Dear Alicia Ostriker,
Mrs. Ostriker, your poem struck me as bittersweet. Although I have never had the misfortune of being raised by divorced parents, oftentimes in my childhood I too used my imagination to make light of dark times. In that way I see myself in your neighbor’s daughter, bright-eyed and perhaps too quick to see the magic in a world far from forgiving or fantastical. I do, however, have a few questions. How did you come to know about these, your neighbor’s daughter’s imaginative qualities? Did she tell you or was it her parent(s), your neighbor? Had you come across her one afternoon perhaps sat outside her home in poor attempt to escape from earshot of arguing? And did she tell you: is she the noble princess or, Mrs. Ostriker, are you? Is the noble princess her mother? Or the athletic consort?
Without complete clarity on these matters it’s a little tough to make any concrete suppositions on the theme of the poem. But, with the same kind of childlike wonder displayed by your neighbor’s daughter, in my mind I imagine all the answers to my questions in the form of a story. And the theme of that story is “kindness.” The picture I received after reading your poem was one of solace in conversation, solace in playing pretend with someone you trust. I had the picture of you speaking to a young girl dressed up as a fairy princess or something like it as she, slightly preoccupied with toys and magic wand in hand, tried to explain to you the city she created despite naming it something she cannot pronounce. I truly believe when staring straight in the face of a turbulent trial such as sickness, moving away, or even divorce, finding someone kind is the brightest ray of sunshine one can happen upon. And by telling the world of your neighbor’s daughter’s small utopia I believe you value kindness just as much as I do. And for that, on behalf of fairy princesses everywhere, I thank you.
With Faith, Trust and Pixie Dust,
Thank you so much for your letter about my poem "Utopian." I'm glad that you called it "bittersweet" because that is how it seemed to me, and I'm gad you were able to see yourself in the imaginary picture of my neighbor's daughter even though your own circumstances are different from hers--specifically, your own parents were never divorced. Part of what we poets attempt to do is create worlds in which many readers can, however mysteriously, find themselves.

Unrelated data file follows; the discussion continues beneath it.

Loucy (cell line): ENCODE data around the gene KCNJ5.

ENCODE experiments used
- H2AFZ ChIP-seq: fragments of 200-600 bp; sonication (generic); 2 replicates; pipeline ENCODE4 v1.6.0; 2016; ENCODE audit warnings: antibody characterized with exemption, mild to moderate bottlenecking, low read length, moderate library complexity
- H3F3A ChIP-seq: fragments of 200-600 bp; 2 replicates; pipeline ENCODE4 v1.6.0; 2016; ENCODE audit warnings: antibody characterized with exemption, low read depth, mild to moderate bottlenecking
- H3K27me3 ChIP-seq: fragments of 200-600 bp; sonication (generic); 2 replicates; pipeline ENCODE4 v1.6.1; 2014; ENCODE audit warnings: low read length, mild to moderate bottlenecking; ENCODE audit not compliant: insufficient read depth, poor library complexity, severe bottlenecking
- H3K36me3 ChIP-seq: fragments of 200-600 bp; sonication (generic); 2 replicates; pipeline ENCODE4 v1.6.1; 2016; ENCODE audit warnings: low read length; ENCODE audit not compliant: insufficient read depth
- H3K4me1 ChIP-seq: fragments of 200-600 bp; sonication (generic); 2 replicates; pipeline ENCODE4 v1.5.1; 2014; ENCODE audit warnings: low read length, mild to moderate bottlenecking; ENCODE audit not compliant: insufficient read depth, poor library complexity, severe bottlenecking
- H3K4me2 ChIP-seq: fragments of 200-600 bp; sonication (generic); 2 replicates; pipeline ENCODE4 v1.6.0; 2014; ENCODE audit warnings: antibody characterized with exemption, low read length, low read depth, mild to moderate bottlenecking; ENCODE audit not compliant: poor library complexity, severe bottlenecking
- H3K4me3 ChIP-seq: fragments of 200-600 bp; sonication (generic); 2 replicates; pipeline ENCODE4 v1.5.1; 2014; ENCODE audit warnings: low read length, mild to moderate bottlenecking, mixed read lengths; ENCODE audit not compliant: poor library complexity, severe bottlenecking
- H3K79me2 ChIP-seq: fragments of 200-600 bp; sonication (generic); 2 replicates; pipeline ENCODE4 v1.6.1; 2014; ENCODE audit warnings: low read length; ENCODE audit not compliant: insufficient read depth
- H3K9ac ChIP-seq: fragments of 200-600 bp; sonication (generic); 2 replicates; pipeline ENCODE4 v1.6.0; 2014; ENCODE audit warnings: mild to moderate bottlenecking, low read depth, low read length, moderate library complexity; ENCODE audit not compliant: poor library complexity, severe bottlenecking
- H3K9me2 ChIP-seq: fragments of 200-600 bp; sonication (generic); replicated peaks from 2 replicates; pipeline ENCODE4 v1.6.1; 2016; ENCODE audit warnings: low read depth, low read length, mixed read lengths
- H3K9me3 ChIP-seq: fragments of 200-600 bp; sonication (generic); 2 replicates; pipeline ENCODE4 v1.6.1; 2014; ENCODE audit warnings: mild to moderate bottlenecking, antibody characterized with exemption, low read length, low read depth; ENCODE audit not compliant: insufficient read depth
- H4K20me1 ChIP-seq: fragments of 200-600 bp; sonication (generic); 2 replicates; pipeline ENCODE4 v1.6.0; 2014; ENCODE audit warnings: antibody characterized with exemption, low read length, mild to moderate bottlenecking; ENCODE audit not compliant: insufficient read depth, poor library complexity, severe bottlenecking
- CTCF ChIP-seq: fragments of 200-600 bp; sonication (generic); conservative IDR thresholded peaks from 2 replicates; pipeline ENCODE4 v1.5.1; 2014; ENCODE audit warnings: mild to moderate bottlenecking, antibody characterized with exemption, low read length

Your questions are good ones. You ask how i came to know "my neighbor's daughter." The fact is, she's the daughter of an old friend who was visiting me and told me about her daughter's creativity as a dollmaker and builder of miniature toy structures. Yes, my friend and her husband are long divorced, but her love and admiration of her daughter was so infectious, that I found myself imagining what her daughter might be fantasizing if she were much younger than she really is. And so she is a kind of compound of my friend, and me, and herself, and we were all little girls once, so the fantasy is a compound of fairy-tale little-girl-princess fantasies and wishful thinking about a protected society in which there are no lies and no divorces, which implies no unhappiness.
As you probably already know, a utopia is an imagined place or state of things in which everything is good. The word was coined by Sir Thomas More in his book Utopia (1516), and is taken from the Greek ou-topos, which means noplace, or nowhere. But you don't have to know that, to realize that the city in my poem is a fantasy, a place we can imagine but not reach. I think this is what makes the poem bittersweet.
I do value kindness, as you have guessed, and I value imagination, fairy princesses, and pixie dust.
I trust that you have a stash of that pixie dust somewhere in your vicinity, and that you will use it wisely.